‘Blackout’ Fantasia Review – Larry Fessenden’s Contemporary Werewolf Tale Captures Small Town Life


In 2019, indie horror filmmaker Larry Fessenden reimagined Frankenstein with a contemporary lens in Depraved. His follow-up, Blackout, takes his exploration of classic movie monsters further with a unique take on the Wolf Man. Alcoholism and lycanthropy afflict an artist in Blackout, the title’s dual meaning apparent, but Fessenden takes it a step further by exploring the volatile nature of a community and the catastrophic yet absurdly funny toll a monster’s destruction wreaks on a small town.

Talbot Falls artist Charley (Alex Hurt) is at a significant crossroads. His binge drinking has made a mess of his life and relationships, including former love Sharon (Addison Timlin) and her ruthlessly power-crazed dad Hammond (Marshall Bell). His drinking has left him prone to blackouts, complicating matters when he begins to suspect he may be the werewolf savagely ripping people apart during the Full Moon. Never mind that he has deep-seated father issues to work through well before he’s introduced. This leaves Charley retreating from society while desperate for closure, especially as the body count rises.

Werewolf hand in Blackout

Multi-hyphenate writer/director/producer/editor Fessenden captures Talbot Falls’ predicament with an almost documentary style that captures the town’s interiority. Charley may be the central Wolf Man, but his story is told as much through his perspective as his neighbors’. Fessenden unspools an unhurried hangout movie as the camera drifts through the town, capturing the varying direct and indirect conflicts of Charley’s nightly hunts. Charley is the throughline that connects the characters that come and go through his story, reflecting the current social climate with authentic poignancy and, often, a dry absurdist sense of humor.

In that way, Blackout plays almost like a series of vignettes as Charley’s morning walks of shame or errands see him pass by or encounter friends, former lovers, town police, a pair of town racists, or eclectic passersby that impart vital narrative details through casual conversation. That unconventional approach to storytelling gives thematic and emotional weight to the Wolf Man’s destruction, but it also means that Blackout leans more into drama than horror.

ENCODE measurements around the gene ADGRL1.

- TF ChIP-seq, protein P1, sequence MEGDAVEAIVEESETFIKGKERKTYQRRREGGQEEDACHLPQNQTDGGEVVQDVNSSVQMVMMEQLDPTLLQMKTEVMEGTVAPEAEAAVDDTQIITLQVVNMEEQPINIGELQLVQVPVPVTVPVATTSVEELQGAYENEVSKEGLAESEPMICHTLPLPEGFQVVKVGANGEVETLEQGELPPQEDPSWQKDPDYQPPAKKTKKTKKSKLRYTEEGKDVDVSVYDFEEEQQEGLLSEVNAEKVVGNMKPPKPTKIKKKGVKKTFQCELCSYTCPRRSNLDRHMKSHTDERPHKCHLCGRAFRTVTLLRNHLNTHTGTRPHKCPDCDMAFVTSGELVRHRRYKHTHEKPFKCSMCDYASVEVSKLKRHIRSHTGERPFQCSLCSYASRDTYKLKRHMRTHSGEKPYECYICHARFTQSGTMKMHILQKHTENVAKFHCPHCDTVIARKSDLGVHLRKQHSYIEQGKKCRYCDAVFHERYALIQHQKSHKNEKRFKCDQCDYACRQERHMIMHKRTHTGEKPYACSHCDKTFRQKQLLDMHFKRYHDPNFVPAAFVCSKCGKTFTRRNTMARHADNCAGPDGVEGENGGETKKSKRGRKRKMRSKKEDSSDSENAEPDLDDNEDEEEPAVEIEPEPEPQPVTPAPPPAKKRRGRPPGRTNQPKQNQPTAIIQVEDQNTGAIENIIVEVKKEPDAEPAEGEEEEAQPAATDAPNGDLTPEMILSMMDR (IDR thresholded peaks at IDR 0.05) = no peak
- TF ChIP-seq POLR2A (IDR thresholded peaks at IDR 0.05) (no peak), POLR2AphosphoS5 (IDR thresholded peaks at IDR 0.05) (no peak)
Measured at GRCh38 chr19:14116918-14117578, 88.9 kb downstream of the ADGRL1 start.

That’s not to say Blackout is devoid of horror, though; Fessenden opens with a retro horror scene featuring a copulating couple getting gory just desserts under the full moon. The filmmaker also demonstrates how night shots should look. Fessenden may approach Talbot Falls with documentary-like authenticity but he also injects stunning cinematic moments that underscore the filmmaker’s tenured experience. Charley joyously running through a field under the full moon doesn’t just harken back to The Wolf Man; it lends an infectious cinematic quality.

Alex Hurt in Blackout

It’s authenticity that sums up Blackout well. Hurt ensures Charley isn’t a one-note despairing Wolf Man. Charley comes with hefty emotional baggage from the outset, and photos of young Hurt with real-life father William Hurt used in the film suggest perhaps Hurt is familiar with his character on a personal level. Whether that’s the case or not, Hurt does a tremendous job ensuring Charley remains emotionally honest, complicated, and profoundly conflicted about his lycanthropy, let alone how to address it.

Blackout draws obvious inspiration from a classic monster but couldn’t be further removed in execution. Fessenden captures the mundanity of small-town life while demonstrating just how precarious society can be as one rampaging Wolf Man plunges its residents into chaos. Those expecting a more straightforward, conventional werewolf movie won’t find it here. Charley is the catalyst in a broad picture tale, removing an easy throughline for audiences to grab hold of that’s further compounded by a laid-back pace. Instead, Fessenden offers a veritable, funny, sometimes sluggish yet poignant slice of life with a violent and bloody horror twist.

Blackout made its world premiere at the Fantasia International Film Festival.

Release details TBD.

3.5 out of 5

This piece was written during the 2023 WGA and SAG-AFTRA strikes. Without the labor of the writers and actors currently on strike, the film being covered here wouldn’t exist.

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